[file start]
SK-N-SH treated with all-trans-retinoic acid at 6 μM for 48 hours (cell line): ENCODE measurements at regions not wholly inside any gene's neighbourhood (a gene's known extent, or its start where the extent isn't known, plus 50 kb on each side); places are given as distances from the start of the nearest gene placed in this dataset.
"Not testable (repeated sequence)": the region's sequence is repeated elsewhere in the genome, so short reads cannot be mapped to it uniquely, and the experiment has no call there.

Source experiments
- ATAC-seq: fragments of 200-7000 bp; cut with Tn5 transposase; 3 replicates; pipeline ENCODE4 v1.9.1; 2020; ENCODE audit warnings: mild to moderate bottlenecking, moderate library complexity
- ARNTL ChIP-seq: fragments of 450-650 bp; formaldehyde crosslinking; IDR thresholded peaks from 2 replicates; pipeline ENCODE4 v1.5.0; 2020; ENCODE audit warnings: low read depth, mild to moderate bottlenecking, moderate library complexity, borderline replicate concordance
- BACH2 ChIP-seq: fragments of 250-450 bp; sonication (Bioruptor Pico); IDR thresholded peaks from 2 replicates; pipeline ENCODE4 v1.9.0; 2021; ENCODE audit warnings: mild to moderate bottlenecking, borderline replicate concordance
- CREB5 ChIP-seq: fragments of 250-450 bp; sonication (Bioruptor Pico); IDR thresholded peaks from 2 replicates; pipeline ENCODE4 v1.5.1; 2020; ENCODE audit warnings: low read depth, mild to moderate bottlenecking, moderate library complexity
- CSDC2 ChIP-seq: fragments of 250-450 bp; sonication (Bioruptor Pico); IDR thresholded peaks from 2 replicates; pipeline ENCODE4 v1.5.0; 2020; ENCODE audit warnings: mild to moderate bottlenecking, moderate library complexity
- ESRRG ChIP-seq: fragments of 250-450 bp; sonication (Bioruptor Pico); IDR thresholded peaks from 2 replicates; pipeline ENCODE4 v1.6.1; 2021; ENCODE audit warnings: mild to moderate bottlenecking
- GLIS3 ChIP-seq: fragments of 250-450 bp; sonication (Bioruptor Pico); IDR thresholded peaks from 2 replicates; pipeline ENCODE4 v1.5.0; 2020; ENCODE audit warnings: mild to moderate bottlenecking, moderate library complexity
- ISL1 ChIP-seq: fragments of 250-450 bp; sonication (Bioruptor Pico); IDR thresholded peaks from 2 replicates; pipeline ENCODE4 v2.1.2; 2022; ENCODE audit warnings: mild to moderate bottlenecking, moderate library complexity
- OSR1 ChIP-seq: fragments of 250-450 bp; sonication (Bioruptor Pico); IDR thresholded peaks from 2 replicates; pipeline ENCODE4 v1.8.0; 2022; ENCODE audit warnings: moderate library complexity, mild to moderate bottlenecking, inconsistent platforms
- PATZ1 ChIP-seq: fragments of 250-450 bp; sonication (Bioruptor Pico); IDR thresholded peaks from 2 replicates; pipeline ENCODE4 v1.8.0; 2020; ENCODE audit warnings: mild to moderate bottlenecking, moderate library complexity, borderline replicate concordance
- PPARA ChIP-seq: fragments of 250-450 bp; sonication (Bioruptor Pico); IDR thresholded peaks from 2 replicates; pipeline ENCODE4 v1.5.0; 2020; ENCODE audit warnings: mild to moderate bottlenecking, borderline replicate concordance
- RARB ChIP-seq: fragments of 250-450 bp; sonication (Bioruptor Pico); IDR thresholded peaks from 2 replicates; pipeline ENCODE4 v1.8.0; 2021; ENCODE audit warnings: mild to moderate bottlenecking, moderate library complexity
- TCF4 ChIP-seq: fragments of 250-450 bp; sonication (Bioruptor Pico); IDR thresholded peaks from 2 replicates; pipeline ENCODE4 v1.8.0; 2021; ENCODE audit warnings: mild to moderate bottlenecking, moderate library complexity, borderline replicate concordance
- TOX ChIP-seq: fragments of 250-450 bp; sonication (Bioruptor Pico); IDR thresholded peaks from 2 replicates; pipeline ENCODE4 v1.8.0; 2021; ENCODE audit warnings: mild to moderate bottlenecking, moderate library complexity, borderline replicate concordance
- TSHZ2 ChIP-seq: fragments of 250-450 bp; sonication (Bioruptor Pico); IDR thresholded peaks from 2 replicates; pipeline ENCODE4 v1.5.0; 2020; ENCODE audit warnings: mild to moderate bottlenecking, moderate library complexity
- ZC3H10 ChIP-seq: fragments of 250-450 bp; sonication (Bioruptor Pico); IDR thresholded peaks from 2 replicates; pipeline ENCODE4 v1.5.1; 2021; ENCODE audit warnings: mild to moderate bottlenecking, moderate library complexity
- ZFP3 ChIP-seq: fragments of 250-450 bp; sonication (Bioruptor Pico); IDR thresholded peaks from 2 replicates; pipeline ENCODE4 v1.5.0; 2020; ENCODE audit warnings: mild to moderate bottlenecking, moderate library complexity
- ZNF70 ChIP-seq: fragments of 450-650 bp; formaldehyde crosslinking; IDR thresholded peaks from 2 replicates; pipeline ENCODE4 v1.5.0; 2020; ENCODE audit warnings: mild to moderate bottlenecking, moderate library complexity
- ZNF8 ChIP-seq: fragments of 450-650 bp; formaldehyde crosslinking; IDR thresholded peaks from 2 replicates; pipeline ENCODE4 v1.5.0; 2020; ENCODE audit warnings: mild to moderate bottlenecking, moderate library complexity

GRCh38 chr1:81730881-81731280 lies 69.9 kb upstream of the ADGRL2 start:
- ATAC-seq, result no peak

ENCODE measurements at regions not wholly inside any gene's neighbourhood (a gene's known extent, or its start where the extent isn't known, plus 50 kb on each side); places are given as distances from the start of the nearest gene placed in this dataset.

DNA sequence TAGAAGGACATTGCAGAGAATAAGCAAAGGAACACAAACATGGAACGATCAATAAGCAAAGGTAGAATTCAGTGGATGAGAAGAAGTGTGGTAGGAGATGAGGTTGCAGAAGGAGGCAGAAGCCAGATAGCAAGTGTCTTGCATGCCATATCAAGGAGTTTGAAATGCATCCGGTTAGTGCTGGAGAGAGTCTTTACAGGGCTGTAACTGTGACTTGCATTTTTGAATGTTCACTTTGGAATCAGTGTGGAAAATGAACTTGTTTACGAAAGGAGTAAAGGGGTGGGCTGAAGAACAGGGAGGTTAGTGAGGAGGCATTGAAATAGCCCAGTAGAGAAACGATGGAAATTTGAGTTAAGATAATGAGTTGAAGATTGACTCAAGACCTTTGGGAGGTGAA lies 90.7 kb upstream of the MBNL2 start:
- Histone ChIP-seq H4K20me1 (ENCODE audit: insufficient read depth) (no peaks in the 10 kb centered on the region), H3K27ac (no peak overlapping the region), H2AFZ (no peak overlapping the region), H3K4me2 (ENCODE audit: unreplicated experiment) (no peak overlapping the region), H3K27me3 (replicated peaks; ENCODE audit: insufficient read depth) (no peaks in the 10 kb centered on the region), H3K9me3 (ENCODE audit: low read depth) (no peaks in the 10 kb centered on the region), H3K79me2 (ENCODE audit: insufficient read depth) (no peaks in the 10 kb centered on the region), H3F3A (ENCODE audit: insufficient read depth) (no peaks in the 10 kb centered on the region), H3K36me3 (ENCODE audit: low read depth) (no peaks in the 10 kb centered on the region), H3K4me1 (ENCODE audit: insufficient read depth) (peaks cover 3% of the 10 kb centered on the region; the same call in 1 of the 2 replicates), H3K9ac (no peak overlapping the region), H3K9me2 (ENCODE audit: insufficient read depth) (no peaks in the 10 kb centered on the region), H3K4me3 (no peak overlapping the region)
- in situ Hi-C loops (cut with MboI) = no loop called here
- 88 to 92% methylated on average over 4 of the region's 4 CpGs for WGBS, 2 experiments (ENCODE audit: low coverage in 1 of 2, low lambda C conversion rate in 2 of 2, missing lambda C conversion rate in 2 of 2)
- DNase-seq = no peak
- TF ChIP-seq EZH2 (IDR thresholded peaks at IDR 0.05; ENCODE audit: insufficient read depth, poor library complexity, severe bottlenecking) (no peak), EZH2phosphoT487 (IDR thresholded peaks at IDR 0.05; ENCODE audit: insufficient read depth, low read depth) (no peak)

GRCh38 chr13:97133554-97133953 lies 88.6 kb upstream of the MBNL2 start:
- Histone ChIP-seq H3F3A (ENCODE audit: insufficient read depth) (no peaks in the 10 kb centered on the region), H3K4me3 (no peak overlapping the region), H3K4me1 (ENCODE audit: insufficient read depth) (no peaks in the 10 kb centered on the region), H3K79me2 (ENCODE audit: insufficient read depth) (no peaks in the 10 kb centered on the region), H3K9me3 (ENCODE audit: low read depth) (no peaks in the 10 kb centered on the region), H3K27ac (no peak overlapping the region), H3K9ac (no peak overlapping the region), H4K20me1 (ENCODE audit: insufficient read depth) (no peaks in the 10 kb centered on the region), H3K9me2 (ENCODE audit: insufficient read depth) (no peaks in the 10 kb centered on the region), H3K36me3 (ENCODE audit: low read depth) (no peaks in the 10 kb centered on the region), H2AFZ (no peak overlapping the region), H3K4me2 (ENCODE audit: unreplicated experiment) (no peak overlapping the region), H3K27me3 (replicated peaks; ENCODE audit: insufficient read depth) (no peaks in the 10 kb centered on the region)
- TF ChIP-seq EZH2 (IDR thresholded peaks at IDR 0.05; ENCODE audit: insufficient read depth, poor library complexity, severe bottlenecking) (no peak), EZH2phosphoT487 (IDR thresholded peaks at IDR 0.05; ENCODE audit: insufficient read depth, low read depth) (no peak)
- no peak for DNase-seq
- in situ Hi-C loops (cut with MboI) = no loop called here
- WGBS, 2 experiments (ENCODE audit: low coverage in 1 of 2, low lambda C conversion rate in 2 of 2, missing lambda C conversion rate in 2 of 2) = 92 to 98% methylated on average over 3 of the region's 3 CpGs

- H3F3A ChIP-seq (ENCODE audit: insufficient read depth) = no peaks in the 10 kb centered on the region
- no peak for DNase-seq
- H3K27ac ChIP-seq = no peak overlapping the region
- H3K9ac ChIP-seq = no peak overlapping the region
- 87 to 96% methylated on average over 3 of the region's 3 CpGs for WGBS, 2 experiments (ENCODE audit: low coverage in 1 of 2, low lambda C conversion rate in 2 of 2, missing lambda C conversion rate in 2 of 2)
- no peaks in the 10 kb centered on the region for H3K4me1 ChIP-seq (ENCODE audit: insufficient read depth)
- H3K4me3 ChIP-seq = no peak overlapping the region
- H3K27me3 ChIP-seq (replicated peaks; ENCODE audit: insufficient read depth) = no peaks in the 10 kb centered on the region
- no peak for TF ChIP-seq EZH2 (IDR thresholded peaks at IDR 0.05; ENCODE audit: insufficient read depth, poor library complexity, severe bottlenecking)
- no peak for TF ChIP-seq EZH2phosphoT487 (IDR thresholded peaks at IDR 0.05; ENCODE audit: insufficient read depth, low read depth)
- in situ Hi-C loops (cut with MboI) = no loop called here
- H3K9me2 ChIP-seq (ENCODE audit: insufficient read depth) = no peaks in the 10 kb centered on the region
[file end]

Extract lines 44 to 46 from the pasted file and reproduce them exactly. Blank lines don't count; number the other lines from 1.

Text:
- H3K4me3 ChIP-seq = no peak overlapping the region
- H3K27me3 ChIP-seq (replicated peaks; ENCODE audit: insufficient read depth) = no peaks in the 10 kb centered on the region
- no peak for TF ChIP-seq EZH2 (IDR thresholded peaks at IDR 0.05; ENCODE audit: insufficient read depth, poor library complexity, severe bottlenecking)